God's not making any more wilderness so it's fair to conserve as much for future generations as we can. The Selway wilderness, (like most) are heavily used. Just not exploited by extractive Industries. Maybe the Idaho side doesn't get the attention that the Montana side does. I've been over there during bear season and it looks like it's used.

Considering that only 7% of our lands are "Preserved" that means Wilderness, National, and State Parks. I don't think we've over done it. http://www.fia.fs.fed.us/library/briefings-summaries-overviews/docs/ForestFactsMetric.pdf

Of the total lands of the Us, only 5% of those Lands are in Wilderness designation, most of that is in Alaska. Take just the lower 48 and we are sitting at 2.7% of the lands protected that way. http://www.wilderness.net/NWPS/fastfacts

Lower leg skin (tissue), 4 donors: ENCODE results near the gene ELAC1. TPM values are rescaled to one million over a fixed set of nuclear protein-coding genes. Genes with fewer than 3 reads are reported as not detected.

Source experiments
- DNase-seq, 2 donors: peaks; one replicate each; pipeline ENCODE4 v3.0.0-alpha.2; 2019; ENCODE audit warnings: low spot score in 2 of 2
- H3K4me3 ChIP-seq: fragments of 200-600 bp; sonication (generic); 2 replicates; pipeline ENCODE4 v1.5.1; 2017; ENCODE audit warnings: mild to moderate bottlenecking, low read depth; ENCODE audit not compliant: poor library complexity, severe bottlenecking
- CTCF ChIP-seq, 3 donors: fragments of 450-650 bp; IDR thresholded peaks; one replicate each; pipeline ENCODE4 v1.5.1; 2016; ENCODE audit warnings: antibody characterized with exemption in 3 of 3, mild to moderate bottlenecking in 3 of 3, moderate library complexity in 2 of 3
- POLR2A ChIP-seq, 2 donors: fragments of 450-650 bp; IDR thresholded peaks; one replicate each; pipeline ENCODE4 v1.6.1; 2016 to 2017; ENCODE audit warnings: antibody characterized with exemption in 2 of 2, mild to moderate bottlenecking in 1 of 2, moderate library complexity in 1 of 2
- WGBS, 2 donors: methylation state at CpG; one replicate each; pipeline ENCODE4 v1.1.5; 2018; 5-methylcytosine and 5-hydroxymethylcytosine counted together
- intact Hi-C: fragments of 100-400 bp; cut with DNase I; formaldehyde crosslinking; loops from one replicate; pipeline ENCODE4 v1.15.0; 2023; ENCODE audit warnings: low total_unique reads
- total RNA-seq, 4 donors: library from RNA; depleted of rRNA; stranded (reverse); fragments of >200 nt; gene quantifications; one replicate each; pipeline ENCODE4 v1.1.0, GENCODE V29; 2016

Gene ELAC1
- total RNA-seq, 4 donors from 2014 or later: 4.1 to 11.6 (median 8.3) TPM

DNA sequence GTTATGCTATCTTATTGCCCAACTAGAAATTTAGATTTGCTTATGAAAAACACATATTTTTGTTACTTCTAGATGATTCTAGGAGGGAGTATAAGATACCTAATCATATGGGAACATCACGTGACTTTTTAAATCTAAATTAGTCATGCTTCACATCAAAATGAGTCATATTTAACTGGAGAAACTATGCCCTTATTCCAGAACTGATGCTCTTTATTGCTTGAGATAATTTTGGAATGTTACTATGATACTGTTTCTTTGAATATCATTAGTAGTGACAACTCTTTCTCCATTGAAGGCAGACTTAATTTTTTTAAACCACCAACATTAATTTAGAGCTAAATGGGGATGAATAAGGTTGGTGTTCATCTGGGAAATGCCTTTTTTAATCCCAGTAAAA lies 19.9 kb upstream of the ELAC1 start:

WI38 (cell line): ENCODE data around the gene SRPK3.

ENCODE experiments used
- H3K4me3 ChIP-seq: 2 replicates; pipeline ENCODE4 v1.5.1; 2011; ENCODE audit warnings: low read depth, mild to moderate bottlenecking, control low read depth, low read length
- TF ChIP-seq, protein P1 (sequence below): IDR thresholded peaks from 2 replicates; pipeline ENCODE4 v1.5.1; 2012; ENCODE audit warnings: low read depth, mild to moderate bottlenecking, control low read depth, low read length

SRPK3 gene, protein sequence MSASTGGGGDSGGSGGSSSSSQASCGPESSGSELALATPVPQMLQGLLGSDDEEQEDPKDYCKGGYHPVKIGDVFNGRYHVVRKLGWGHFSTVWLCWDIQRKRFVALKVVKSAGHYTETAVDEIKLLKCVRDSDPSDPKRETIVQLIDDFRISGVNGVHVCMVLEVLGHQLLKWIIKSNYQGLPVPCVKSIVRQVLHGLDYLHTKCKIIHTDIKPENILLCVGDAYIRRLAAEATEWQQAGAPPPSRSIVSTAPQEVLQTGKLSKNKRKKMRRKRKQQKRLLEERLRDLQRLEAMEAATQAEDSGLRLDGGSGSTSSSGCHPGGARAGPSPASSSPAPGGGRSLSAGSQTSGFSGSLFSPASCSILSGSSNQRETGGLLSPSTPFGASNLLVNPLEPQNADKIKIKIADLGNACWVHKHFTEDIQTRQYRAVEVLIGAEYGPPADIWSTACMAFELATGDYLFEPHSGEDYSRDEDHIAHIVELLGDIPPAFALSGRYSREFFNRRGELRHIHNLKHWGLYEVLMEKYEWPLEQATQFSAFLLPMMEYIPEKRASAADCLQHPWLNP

Idaho is third place in State acres protected that way, in the lower 48.
 
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6speed

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I like few roads, I like multiple use.

Then you should be pretty happy about this. It protected hundreds of thousands of acres as wilderness and opened what was wilderness study designated land to multiple use.